NEW YORK — A sick child. Buried treasure. A bit of wiggle room in honoring wedding vows. An all-important tourist project suddenly imperiled. Plus polar bears that outnumber humans, which means everyone (kids included) totes a rifle just in case.
That’s about the size of it in tiny Fortitude, population 713.
Oh, there’s also the weather. Fortitude is poised near the Arctic Circle north of Canada, on an island in the harsh embrace of ice, snow, frigid waters and glaciers that help make it (as the locals like to say) “the one place on Earth where we are guaranteed a quiet life.”
Quiet, that is, until a brutal murder (perhaps this crime-free burg’s first homicide) shatters the peace of an otherworldly refuge where — get this — it’s against the law for anyone to die. And for good reason, as befits a place that functions by its own set of rules.
The killing casts suspicion on any number of the town’s citizens in “Fortitude,” a 12-hour psychological thriller that kicks off with a two-hour premiere at 10 p.m. Thursday on Pivot. The network’s first original scripted drama, it stars Stanley Tucci (“The Lovely Bones,” “The Hunger Games”), Richard Dormer (“Game of Thrones”), Michael Gambon (“The King’s Speech” and the “Harry Potter” films) and Sofie Grabol (star of the original Danish version of “The Killing”) among its array of international players.
The saga would be plenty engrossing for how it entangles so many characters in a multi-strand whodunit.
But the setting (a character itself) takes the series to another dimension with a unique look and feel. Gorgeously filmed in eastern Iceland, “Fortitude” overwhelms the screen as vast, wild, exhilarating. Nature shares top billing in this drama, or should.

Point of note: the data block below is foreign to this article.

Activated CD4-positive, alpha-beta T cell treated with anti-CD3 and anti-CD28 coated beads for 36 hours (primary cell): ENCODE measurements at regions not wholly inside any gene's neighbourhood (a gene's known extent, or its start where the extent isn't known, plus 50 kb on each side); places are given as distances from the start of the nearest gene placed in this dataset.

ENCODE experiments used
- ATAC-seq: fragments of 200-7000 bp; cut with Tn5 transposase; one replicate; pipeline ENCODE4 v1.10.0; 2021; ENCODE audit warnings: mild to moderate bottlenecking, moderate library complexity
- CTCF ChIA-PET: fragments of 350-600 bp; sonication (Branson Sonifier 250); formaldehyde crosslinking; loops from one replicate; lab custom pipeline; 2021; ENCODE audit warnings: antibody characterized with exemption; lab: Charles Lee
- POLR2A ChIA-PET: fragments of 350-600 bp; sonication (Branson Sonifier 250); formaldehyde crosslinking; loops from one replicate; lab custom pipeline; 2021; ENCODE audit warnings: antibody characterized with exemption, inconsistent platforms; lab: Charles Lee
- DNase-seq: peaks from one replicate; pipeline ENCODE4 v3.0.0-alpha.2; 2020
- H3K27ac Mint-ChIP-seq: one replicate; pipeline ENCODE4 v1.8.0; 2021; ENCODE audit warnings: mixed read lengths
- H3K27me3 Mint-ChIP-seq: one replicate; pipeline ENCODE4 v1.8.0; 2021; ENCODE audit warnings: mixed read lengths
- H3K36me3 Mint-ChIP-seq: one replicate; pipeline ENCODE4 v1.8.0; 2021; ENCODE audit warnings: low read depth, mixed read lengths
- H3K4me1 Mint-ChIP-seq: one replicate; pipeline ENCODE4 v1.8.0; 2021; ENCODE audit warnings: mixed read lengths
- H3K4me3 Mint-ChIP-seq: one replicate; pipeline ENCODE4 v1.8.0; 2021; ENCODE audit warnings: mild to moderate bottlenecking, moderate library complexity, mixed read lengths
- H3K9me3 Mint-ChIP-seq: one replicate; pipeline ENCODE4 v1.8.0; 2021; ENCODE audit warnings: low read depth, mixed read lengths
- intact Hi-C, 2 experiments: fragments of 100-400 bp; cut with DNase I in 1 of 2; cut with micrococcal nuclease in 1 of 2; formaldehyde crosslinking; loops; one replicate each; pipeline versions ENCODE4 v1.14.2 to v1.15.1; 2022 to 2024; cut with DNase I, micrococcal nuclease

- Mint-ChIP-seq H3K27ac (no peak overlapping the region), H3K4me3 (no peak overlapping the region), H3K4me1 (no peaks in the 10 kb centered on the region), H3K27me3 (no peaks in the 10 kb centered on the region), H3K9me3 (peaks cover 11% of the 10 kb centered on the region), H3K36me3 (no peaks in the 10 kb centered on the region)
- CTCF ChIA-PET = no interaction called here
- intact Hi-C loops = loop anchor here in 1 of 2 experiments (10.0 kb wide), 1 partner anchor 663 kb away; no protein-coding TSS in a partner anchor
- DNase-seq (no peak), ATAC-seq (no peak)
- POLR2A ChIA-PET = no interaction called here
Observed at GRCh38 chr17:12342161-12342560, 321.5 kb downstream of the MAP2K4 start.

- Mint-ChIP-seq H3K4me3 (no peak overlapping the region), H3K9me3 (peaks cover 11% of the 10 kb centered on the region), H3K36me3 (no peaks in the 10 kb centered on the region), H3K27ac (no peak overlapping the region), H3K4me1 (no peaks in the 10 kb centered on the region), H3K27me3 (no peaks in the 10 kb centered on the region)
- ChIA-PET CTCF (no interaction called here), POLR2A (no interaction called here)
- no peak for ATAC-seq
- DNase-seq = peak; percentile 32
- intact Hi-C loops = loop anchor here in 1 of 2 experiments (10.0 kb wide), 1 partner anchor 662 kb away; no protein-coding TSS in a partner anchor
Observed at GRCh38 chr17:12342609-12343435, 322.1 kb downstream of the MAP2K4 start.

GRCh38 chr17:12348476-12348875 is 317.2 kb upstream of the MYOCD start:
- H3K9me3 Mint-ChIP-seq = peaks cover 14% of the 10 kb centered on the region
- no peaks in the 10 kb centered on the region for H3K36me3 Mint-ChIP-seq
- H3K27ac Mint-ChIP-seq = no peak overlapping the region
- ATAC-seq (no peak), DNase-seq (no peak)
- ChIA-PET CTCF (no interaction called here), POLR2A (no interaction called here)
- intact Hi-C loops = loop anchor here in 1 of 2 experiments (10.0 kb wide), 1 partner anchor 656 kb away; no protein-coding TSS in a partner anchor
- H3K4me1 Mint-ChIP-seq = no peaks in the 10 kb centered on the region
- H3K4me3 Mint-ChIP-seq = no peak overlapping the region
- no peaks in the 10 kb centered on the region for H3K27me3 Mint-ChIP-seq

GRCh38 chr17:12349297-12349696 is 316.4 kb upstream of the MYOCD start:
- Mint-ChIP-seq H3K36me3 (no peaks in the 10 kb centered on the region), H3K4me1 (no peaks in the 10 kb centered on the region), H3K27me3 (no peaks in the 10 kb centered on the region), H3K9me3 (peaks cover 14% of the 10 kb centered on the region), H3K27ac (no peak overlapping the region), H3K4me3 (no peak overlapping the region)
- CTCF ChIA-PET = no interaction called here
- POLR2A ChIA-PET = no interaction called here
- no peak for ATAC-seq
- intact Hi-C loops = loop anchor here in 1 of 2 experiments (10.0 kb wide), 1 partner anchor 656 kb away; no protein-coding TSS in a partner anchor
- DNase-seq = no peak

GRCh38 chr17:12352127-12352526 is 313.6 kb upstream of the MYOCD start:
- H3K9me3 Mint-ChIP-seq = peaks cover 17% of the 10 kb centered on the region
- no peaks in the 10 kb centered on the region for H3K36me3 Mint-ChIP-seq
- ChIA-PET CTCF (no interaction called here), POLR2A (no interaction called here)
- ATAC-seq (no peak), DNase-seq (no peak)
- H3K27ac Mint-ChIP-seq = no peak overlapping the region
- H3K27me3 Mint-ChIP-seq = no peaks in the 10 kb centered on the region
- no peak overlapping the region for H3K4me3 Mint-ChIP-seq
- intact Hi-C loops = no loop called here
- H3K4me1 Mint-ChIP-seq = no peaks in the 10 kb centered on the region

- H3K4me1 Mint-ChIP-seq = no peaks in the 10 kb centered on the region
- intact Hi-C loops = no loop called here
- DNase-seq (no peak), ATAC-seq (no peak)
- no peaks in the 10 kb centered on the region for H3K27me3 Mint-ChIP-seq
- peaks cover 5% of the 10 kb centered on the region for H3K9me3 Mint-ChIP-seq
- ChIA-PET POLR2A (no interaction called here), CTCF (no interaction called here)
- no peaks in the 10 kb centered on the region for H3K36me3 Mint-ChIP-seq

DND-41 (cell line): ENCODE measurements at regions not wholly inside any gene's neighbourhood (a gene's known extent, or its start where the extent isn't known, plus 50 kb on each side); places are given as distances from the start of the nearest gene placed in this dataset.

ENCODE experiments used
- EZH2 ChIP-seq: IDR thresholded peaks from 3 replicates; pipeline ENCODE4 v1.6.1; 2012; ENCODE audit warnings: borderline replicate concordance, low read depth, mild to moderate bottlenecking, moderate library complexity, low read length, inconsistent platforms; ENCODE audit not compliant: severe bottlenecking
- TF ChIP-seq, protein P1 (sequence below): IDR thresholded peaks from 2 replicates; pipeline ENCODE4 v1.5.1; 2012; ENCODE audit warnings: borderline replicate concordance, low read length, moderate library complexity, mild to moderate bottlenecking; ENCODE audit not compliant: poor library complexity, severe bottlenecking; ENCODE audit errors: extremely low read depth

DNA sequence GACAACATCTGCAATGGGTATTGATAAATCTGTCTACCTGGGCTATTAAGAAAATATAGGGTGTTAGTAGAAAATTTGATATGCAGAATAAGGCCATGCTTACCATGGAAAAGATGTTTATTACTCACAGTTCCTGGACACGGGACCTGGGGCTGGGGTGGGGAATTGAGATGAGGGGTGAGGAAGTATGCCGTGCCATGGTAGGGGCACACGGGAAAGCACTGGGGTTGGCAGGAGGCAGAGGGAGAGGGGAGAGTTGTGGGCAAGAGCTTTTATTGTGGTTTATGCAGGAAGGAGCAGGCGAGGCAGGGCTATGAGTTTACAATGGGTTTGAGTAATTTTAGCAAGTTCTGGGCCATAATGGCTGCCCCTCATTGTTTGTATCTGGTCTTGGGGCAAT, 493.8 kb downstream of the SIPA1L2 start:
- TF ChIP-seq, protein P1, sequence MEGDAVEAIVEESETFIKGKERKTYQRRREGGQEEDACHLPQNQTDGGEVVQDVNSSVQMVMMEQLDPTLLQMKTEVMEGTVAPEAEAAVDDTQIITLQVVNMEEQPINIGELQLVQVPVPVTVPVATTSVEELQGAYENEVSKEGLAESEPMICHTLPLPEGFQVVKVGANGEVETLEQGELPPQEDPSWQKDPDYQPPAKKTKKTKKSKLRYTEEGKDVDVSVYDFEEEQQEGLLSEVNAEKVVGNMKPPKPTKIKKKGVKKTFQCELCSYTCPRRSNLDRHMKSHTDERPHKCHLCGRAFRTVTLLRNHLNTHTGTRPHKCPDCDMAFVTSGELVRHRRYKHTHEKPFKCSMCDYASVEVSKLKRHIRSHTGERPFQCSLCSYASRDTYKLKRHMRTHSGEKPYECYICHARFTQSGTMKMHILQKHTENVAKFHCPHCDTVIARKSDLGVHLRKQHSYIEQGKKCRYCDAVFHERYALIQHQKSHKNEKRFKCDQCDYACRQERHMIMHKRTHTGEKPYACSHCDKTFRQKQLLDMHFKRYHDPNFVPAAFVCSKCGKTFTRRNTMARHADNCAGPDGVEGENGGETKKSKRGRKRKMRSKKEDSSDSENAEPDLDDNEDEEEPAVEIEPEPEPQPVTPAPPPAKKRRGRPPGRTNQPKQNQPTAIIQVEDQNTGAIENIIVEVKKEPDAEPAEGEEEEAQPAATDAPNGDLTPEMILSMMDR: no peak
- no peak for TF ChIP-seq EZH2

The premiere episode provides a leisurely introduction to the town’s residents, setting the stage for the carnage to come. Then the investigation gets cooking with the arrival of DCI Eugene Morton (Tucci), a London-based detective who has flown in to contribute his forensic skills.
Morton immediately clashes with Sheriff Dan Anderssen (Dormer), whose considerable pride prompts him to freeze out this intruder, or try to, even though he has no experience with murder cases. Of course, he may be a party to the crime. Like so many in this town, Anderssen knows more than he’s letting on or wants Morton to discover.
It is Morton who serves as the audience’s surrogate penetrating this exotic world, a place most viewers will experience, transfixed, with awe and dread.
And with so many questions! In flight to Fortitude, Morton voices one all-too-obvious inquiry to a fellow passenger: “How do the people there enjoy the dark months? I mean: the isolation, the cold, the desolation, the loneliness!”
The resident informs him that, even at its darkest, the citizens routinely show fortitude, even against loneliness as they respond to a signal posted outside any home where a drop-in bedmate would be warmly received.
“They look out for the wind chimes,” she tells Morton.
“Okey-dokey,” he manages to say. Wind chimes in Fortitude: just another unexpected clue.